An unfunded, unopened government sure is expensive

When the perverse becomes the norm, you’ve got trouble.

Now we have yet another government “shutdown.” I’ve lost track of how many of these events I’ve covered in 27 years on the federal beat, but I don’t like them. I’m a citizen, too.

In reality it’s far from a shutdown, at least for now. Some parts of government have their 2019 funds, including the departments of Defense, and Health and Human Services. We’re in the midst of a four-day weekend thanks to Christmas. Nothing will change at least until the Senate reconvenes on Thursday.

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But for the agencies affected by the Congressional-White House impasse, it’s bad enough. I try to focus on the micro level. One email came to a friend from a contractor employee in Loveland, Colorado, who operates a large federal data center. The employee said the agency wants the servers turned off to avoid overheating. How’s that? The agency believes it can’t pay the electric utility so the cooling equipment, and hence the servers, will have to be shut off.

Trouble is, with the agency closed no federal employees can go on site. So the contractors can’t go in and do the power-down.

I believe the vernacular phrase is a “catch 22.”

Should a federal manager receive the “excepted” designation, I guess he or she could unlock the door and let a contractor in. The contractor would be using vacation time while the fed wouldn’t get paid for now. The people doing the day-to-day work of the government in the unfunded agencies are the collateral damage. The lofty political fight isn’t about you.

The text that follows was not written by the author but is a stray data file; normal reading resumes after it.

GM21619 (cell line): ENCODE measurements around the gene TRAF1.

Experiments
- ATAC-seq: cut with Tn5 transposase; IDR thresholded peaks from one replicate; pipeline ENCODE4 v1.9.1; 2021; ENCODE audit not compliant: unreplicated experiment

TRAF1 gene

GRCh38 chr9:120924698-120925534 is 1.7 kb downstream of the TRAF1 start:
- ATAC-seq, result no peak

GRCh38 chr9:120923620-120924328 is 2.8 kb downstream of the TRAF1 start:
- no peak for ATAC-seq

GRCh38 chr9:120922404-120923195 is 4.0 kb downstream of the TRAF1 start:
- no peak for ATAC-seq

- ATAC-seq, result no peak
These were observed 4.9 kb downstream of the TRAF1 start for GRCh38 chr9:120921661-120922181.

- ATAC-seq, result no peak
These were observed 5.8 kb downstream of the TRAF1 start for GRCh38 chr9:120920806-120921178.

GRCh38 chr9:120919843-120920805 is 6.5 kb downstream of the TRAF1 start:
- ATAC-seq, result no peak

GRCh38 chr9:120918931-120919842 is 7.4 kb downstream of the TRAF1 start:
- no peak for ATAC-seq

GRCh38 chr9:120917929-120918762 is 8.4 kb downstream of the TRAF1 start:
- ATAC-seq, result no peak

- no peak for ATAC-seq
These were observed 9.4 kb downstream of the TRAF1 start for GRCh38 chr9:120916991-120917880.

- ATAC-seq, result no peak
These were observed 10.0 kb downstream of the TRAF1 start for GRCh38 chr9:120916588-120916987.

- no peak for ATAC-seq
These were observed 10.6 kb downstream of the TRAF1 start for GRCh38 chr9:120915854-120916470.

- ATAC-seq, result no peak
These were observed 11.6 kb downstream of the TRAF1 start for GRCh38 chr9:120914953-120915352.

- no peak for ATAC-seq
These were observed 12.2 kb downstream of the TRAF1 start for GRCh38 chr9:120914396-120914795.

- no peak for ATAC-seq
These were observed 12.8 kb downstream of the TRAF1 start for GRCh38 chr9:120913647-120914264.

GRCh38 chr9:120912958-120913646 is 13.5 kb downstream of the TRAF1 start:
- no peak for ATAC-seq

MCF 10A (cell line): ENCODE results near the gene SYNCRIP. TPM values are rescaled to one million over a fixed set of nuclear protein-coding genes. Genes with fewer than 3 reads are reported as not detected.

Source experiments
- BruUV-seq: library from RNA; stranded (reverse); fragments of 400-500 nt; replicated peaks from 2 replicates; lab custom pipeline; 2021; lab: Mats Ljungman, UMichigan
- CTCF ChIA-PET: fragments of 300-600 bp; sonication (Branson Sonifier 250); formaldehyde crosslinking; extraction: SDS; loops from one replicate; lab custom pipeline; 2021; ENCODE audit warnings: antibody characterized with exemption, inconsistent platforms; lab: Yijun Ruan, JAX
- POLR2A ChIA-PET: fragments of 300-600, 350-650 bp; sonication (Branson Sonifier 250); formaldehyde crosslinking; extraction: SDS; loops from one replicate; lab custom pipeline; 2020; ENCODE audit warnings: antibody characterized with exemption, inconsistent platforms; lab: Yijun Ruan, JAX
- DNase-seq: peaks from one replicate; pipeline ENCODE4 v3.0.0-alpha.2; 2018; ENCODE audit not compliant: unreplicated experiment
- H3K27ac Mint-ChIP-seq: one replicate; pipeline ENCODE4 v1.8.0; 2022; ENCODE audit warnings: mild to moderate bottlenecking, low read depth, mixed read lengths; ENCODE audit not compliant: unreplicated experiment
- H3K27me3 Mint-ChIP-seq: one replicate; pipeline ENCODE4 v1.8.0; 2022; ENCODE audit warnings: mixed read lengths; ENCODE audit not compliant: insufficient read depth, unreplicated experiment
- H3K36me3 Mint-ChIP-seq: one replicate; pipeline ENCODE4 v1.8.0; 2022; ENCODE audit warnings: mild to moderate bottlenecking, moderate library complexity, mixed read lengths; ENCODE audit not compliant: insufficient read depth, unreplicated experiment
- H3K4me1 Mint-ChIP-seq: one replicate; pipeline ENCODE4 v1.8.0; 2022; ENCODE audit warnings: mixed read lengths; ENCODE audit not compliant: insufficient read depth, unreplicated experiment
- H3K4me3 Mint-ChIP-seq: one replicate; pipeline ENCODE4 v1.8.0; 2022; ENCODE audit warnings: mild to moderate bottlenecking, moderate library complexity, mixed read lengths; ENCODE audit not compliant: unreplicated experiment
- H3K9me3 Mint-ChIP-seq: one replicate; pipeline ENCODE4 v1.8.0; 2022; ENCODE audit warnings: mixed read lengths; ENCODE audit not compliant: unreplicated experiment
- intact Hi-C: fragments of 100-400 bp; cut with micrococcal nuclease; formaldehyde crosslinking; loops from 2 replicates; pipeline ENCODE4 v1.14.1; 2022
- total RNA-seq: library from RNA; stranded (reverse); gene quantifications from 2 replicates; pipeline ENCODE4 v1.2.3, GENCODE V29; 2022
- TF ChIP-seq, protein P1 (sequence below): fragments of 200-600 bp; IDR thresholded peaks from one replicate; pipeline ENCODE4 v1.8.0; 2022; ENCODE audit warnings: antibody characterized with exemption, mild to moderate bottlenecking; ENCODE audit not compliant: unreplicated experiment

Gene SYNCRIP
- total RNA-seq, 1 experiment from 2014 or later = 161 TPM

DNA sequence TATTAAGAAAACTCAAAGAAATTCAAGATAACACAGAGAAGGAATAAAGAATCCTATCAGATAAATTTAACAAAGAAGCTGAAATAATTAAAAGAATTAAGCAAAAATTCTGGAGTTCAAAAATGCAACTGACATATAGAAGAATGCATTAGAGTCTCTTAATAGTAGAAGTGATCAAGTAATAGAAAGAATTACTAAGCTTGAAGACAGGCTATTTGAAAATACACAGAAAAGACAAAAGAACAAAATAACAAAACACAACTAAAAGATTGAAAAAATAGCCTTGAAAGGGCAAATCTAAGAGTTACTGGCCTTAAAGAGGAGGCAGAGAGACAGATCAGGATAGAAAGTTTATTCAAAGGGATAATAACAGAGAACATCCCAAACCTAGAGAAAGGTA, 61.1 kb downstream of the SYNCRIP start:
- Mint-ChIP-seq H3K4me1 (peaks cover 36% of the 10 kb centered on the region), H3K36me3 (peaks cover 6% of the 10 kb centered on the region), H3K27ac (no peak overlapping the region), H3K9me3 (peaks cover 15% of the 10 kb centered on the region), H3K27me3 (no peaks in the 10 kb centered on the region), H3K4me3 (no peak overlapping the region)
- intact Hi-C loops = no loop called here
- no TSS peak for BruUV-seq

The border wall fight seems to have triggered this. But, like the shooting of Archduke Franz Ferdinand in 1914, it feels like that’s only a catalyst loosening profound fissures.

And what of the public? For the average American, these “shutdowns” are mostly an abstraction. For instance, if someone flies the Transportation Security Administration is on the job. So are FAA air traffic controllers. If someone goes to or from Mexico, Customs and Border Protection and Immigration and Customs Enforcement are still working. Mail delivery will continue, federal prisoners will remain guarded and Social Security payments will arrive.

Over time, though, things will get worse. Tax filing and refunds could become chaotic. Federal recreation facilities and services will wink out. The administrative processes that back up operational ones will start to affect those excepted people on the front lines. Economic reports, Census testing, software development — cessation of activities like this will harm services down the line.

And, of course, for excepted or furloughed employees the lack of a paycheck will start to bite.

For civil servants and for all citizens, these situations eat away at confidence in our political processes and our politicians. Skepticism threatens to become cynicism.

So for many reasons, while shutdowns have small net effect on federal spending, they are indeed costly.